LP: What does it all mean to the rest of the world?
JC: Again, I think it’s not a financial transmission issue reverberating through the financial systems and markets. I do think that it will affect global growth. China was a full point of the 3% global real growth we’ve had since the GFC. Without China, it’s 2%. So China itself, by growing 7 or 8% a year was a disproportionate amount of global growth. It’s also going to impact what I call Greater China, which is Taiwan, South Korea, Singapore – the areas that trade very actively with China. And it will definitely impact commodity exporters. In this massive build-out, China has continued to suck in iron ore and copper and all kinds of things from a variety of different countries like Brazil and Australia. But I think that the impact might be more political than financial. That’s what worries me.
LP: How would you characterize these worries?
JC: It’s the rise of bellicosity, the rise of a more militant China as the economy and the financial situation has gotten more precarious. That’s a 1930s kind of problem. We know that a rise in authoritarianism and statism around the world was one of the upshots of ’29-’32. You had leaders saying, “I’m the one that can get us out of this problem” and “They are the ones who got us here.” This situation in China is a little bit frightening to the student of history, because there’s no doubt, whether you’re flying over Taiwan airspace or coming close to ships in the South China Sea, that there’s a rise of tensions in and around China. I don’t think it’s a coincidence.
LP: To touch on Xi’s crackdown on the tech industry, how do you view that in the context of the need to lessen this dependency on the real estate sector? Certainly, we can see in our own case with Silicon Valley — Facebook and so on — that poorly regulated tech is a problem. But what does Xi’s stance mean in the context of his desire for China to be a leader in innovation, on the cutting edge of technology?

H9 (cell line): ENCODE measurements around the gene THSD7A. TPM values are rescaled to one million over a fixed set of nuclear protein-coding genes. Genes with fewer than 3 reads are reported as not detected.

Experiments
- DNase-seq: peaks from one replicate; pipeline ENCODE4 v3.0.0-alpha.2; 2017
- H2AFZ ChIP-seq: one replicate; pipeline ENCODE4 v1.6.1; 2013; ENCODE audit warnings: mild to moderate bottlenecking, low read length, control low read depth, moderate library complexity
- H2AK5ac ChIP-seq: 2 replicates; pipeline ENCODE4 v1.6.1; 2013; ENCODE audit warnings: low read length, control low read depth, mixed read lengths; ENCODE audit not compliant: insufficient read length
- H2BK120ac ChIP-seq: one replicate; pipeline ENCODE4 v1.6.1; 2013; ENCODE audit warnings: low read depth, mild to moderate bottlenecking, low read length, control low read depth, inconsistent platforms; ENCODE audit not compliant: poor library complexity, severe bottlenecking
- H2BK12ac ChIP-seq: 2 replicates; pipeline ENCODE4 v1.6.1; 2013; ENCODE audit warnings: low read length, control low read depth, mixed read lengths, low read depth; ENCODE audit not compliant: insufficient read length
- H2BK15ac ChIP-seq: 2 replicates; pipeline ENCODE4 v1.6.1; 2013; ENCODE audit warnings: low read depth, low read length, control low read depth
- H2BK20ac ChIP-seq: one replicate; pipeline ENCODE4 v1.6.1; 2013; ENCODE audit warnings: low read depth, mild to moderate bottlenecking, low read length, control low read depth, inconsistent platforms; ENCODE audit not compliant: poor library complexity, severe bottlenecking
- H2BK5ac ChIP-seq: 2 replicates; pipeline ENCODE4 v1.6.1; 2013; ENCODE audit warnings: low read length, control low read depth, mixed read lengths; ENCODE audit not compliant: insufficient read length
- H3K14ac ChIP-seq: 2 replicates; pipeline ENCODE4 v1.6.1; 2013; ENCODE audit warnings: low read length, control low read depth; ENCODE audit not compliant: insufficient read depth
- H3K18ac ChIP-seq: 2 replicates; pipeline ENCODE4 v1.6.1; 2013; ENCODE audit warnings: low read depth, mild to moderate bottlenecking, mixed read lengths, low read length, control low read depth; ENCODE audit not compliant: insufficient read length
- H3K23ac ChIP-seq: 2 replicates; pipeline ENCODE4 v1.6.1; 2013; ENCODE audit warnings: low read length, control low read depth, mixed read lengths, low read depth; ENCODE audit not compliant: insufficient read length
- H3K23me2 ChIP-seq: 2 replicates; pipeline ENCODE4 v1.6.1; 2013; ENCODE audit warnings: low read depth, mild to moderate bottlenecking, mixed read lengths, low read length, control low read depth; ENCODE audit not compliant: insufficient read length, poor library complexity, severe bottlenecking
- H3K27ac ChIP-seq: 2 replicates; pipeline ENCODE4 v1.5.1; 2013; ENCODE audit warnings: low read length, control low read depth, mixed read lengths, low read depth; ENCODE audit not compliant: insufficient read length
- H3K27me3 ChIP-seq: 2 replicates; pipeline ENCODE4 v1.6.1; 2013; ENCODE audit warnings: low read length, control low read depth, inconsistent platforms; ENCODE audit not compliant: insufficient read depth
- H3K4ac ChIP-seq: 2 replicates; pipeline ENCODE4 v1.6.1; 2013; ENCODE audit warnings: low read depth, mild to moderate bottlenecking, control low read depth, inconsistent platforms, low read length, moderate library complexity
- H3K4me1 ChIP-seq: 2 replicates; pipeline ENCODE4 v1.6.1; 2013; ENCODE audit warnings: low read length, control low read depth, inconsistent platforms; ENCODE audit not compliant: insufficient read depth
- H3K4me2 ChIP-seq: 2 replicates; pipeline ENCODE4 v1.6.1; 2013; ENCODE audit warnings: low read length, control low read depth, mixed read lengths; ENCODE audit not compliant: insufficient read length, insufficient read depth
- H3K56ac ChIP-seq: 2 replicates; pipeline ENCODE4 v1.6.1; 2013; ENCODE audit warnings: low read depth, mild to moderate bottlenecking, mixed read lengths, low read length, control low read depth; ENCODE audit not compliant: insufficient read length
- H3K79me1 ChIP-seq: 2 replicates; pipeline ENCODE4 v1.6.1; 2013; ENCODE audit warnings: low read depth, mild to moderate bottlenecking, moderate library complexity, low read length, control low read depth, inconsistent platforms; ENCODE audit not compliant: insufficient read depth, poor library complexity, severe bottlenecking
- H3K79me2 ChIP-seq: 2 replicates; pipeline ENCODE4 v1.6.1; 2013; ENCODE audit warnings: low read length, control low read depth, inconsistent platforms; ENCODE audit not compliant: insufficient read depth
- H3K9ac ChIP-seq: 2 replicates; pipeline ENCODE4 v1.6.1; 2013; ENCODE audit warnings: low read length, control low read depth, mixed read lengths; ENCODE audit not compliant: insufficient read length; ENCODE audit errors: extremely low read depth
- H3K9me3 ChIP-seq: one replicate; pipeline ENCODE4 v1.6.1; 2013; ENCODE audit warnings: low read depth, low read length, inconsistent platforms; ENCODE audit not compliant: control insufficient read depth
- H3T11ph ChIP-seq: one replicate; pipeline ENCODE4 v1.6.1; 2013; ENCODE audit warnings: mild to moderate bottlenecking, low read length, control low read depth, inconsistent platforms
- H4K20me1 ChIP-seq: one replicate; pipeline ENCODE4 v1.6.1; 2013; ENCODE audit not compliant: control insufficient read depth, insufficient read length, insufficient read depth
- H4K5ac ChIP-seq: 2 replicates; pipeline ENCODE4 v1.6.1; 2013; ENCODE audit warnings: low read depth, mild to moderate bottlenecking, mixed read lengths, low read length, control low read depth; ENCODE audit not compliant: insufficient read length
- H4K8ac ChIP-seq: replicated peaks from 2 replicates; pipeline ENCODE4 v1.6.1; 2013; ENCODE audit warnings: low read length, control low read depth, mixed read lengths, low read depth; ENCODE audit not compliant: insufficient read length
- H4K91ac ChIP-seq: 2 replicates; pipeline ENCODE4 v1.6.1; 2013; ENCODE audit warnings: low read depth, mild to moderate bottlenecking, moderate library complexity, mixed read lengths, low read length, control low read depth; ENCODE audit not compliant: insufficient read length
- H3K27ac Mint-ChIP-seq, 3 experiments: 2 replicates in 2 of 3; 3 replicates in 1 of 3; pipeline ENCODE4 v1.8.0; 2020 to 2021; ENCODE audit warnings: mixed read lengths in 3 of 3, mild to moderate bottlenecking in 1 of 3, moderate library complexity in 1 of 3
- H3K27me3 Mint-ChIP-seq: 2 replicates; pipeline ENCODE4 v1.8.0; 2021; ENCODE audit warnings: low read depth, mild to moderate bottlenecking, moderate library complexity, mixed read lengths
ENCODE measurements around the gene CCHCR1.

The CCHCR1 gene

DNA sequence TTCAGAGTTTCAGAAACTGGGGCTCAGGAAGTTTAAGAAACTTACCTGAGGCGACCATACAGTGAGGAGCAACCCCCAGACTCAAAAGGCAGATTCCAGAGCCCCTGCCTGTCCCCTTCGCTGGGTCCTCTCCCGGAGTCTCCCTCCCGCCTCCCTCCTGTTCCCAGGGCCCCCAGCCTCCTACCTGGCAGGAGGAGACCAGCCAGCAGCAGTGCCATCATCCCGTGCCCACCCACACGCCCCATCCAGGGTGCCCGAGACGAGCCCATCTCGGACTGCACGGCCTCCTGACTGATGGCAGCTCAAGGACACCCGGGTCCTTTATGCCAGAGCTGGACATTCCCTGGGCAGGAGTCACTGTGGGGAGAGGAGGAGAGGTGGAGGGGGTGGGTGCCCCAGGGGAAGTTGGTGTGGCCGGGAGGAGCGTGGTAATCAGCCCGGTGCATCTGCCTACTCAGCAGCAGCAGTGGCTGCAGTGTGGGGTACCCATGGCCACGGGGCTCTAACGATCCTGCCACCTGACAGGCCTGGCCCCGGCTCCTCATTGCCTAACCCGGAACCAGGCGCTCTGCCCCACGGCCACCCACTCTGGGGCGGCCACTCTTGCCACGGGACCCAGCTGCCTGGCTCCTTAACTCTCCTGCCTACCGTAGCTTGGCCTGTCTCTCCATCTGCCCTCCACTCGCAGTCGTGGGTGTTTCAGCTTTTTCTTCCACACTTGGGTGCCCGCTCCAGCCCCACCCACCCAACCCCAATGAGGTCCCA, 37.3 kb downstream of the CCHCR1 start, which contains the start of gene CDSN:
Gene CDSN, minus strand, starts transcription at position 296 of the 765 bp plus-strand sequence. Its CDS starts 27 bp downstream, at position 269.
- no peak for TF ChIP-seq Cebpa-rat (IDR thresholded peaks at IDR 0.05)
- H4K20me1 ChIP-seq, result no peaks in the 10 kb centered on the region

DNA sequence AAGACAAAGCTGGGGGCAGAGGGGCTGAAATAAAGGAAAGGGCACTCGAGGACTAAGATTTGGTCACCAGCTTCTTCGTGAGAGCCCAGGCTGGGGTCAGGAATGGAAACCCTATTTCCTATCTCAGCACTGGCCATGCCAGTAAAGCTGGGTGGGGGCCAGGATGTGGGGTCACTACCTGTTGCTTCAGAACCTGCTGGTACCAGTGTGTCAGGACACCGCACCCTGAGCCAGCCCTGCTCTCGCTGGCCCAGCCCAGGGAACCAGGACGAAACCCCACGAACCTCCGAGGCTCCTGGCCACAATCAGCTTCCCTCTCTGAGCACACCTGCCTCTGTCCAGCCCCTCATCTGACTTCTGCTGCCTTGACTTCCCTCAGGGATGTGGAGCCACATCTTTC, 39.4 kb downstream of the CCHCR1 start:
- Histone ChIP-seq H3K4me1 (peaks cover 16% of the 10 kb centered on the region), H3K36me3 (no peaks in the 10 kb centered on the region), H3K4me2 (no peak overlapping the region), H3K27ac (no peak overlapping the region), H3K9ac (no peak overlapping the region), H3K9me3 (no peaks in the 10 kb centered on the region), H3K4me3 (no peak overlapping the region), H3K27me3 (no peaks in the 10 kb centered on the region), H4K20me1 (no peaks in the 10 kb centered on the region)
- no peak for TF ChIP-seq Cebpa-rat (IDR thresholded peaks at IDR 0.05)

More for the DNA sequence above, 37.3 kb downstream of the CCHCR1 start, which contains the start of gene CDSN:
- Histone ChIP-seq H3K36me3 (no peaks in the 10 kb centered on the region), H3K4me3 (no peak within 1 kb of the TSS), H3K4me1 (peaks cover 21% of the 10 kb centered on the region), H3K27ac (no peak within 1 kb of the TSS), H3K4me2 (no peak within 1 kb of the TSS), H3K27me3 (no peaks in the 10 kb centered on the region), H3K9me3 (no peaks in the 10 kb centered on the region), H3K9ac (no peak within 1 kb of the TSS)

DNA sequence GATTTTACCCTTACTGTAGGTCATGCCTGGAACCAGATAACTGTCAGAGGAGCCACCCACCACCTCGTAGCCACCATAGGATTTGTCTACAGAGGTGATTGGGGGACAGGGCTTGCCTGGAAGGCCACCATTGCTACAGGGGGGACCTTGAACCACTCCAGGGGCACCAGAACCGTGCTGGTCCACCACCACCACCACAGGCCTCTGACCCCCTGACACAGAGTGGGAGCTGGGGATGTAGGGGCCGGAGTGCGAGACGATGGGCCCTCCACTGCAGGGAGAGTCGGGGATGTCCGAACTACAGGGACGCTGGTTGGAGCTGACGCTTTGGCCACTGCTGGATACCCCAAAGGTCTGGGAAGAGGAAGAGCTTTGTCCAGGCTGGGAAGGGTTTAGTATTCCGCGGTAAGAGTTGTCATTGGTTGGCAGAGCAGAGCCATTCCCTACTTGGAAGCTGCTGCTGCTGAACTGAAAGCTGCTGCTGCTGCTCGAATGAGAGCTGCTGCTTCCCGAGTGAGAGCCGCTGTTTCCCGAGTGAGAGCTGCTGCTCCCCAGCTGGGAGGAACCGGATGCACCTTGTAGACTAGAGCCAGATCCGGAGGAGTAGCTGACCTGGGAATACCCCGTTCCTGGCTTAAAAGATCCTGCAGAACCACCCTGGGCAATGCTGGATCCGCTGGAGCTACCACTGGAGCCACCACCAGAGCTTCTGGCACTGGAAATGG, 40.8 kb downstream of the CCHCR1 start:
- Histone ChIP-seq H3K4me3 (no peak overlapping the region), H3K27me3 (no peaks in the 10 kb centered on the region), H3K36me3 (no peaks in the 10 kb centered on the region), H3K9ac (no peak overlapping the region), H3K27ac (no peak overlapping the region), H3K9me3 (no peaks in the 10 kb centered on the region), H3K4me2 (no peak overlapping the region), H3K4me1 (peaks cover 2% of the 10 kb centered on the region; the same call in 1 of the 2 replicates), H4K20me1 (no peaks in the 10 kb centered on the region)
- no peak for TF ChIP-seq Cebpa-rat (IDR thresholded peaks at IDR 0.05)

JC: That was always one of the responses to our concerns about the investment-driven model. People said, well, everyone does everything on their smartphone in China. They’re far more advanced in social media than we are and more advanced in payment systems, and so on.
The problem was that, number one, it gave rise to these global tech celebrities, and number two, I think China, or the Party, realized a little bit later than they might have that the control of databases and information that these companies have is certainly a power center. And the one thing that the Communist Party cannot brook is a threat to its control. There are no other political parties, no free press. The only thing that could challenge control is the thing that people said would liberalize China – the internet. Access to the internet, access to ideas, access to global media. People thought these things would democratize China, but Xi is saying no: we’re going to put up a Great Firewall and we’re not going to allow Alibaba to have as much power as the Party.
LP: And it looks like he’s going after the banks next.